SuperBoat champs wide open heading into Hastings Round

Peter Caughey set the fastest time of the day and swept in for the win at Taranaki (Pic, Ian Thornton)

Peter Caughey set the fastest time of the day and swept in for the win at Taranaki (Pic, Ian Thornton)

It’s tight at the top in the Suzuki SuperBoat championship this year, with Peter Caughey and Leighton Minnell just six points from the leader, and Richard Murray and Rob Coley trailing by the same amount.

“At this point in the championship, that means anyone could take the season,” Caughey says, “And the ENZED team is heading to Hastings and the fourth round on March 13 ready to come out fighting.”

With the track rotation just released, Caughey and navigator Shama Putaranui are learning the 26-turn sequence and the race lines they must take — with these 1000hp boats hitting 140kph on a track so tight that three circuits of the islands can take under 50 seconds, there’s no time for error.

And with no brakes, a mistake can be costly.

Caughey says the Riverside jet track near Hastings is not a big venue, “It’s a special little location and it’s great for spectators, but it’s the track itself is quite a fast, flowing style of track and deceptively so. That means it’s likely to favour the turbo motors, though there’s the infamous hairpin in there, a couple of little switchbacks and wakes to contend with that could make things interesting.”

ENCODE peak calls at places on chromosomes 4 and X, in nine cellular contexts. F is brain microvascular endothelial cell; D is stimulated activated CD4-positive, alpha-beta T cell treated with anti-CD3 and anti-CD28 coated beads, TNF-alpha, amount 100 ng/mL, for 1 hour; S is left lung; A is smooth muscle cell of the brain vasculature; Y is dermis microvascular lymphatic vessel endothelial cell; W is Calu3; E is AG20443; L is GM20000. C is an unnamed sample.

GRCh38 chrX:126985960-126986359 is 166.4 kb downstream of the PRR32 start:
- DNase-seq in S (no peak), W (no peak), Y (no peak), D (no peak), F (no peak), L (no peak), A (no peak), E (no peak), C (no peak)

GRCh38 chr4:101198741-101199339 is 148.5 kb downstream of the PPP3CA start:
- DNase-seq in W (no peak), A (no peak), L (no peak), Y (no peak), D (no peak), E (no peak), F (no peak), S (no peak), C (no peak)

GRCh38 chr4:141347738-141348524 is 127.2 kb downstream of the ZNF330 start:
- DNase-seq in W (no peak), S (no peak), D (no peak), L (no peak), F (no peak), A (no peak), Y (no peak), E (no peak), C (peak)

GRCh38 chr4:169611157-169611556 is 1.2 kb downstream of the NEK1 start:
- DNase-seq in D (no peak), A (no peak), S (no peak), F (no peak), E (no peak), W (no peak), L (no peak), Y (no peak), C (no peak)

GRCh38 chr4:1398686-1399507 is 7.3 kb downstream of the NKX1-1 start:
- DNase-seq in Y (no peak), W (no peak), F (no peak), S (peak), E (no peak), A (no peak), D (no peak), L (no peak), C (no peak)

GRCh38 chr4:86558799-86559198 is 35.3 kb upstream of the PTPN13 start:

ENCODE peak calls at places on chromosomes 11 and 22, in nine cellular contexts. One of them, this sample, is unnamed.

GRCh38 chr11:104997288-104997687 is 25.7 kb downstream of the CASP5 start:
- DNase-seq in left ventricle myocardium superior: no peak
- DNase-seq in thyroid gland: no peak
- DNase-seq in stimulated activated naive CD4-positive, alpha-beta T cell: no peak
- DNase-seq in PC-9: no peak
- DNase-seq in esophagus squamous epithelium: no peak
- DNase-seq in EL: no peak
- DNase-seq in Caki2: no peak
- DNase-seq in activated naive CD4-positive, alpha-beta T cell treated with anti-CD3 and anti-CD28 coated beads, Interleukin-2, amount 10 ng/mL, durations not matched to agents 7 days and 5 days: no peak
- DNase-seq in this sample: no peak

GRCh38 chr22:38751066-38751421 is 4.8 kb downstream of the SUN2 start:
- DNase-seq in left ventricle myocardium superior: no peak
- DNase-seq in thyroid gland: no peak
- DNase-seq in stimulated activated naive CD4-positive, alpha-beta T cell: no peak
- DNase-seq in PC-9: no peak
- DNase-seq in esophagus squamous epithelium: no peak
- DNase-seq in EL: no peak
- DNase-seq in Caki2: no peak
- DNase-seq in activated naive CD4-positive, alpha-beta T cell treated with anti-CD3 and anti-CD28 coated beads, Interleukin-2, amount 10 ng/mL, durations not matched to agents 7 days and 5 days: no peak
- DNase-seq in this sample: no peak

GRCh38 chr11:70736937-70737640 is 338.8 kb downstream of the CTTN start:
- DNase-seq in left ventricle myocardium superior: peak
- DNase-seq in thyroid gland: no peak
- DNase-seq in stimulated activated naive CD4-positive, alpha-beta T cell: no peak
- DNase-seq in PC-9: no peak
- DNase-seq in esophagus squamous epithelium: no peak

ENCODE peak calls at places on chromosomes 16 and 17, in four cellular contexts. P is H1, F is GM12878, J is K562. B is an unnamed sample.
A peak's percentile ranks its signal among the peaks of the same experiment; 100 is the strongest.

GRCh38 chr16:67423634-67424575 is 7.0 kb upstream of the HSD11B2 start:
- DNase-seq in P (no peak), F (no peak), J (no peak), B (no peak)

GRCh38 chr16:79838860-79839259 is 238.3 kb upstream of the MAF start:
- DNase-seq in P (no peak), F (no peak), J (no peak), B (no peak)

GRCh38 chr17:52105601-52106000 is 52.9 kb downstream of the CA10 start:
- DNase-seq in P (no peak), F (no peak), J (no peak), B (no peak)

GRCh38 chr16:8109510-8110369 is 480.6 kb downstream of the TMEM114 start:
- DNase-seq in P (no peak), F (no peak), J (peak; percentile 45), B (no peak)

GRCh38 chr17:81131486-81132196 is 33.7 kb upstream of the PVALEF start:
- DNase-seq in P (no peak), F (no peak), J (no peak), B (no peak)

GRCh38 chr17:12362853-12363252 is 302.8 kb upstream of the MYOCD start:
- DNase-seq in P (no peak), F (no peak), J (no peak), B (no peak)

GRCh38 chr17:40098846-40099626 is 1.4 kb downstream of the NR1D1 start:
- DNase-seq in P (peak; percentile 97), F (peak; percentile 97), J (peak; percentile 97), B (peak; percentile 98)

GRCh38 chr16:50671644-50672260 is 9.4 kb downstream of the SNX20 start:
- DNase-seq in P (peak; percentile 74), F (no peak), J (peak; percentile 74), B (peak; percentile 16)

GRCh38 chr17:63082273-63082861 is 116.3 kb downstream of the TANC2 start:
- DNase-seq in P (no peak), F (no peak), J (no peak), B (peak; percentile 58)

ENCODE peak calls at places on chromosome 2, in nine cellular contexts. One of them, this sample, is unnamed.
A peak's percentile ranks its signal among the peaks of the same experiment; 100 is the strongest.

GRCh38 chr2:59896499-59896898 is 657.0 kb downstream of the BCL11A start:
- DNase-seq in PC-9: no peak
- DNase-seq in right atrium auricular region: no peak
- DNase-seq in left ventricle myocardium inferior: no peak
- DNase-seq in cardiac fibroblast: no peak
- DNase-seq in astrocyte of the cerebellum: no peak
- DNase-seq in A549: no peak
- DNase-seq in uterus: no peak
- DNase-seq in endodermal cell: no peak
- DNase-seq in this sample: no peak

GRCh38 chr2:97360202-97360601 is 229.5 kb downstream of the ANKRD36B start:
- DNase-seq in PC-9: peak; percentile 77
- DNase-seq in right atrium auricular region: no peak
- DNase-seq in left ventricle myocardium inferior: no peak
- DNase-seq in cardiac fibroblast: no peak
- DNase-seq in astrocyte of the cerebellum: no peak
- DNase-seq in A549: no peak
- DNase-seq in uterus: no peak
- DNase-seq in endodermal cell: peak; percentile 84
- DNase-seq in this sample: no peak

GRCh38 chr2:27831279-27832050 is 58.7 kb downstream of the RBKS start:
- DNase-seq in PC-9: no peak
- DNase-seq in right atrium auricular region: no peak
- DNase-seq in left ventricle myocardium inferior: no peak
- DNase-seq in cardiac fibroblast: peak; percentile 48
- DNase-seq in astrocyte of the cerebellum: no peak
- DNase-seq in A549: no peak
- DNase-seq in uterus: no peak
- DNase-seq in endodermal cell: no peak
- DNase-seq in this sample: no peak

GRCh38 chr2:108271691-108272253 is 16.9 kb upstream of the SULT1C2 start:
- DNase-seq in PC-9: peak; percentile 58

Caughey’s ENZED team secured victory at the Naki 500 two weeks ago, but he’d had some concerns about the motor. “It wasn’t performing at its best. The motor and jet tune were spot on, the new fuel pump was working great, we couldn’t put a finger on it.”

But back in the workshop the crew found that, “The valve springs ‘had the ferret’ – they’re stuffed.”

Luckily the team carries a spare set, “although they almost cost their weight in gold,” and Phil from Tracksport Engines will fit the new springs by the weekend.

“Valve springs are a common consumable with this style of high-performance motor, and we’ve been watching and gauging the life of these springs to see how long they would go. We’ve found their limit and no harm done to the motor, so happy days.”

Caughey’s the creator of Sprintec SuperBoats and his workshop was a hive of activity for six months leading up to the world championship period, “but it’s close to normal now, and it’s been great to have some extra time to do a bit more testing and development.”

He’s looking forward to getting out on the track now, “We expect our motor to be at peak performance by Sunday, and we’re looking forward to racing.”

“We’re only half way through the championship and look at the points, anything could happen. Given half the SuperBoat class are turbo or supercharged and some are capable of winning times, the championship could open up further – or get blown wide open,” he says.

“It will be really interesting to see how the results fall by Sunday night.”


NZ Jet Sprint Championship Suzuki SuperBoat points

Top 10 only, after three of six rounds

1 Glen Head                     85
2= Peter Caughey          79
2= Leighton Minnell      79
4 Richard Murray            73
5 Rob Coley                      72
6 David Simmons            71
7 Garry Stephen              58
8 Graeme Hill                   49
9 Nick Berryman             48
10 Scott Donald              39


New Zealand Jetsprint Championship season

13 March 2016 Hastings, round 4
9 April 2016, Wanganui (under lights) round 5
24 April, Featherston, round 6 (final)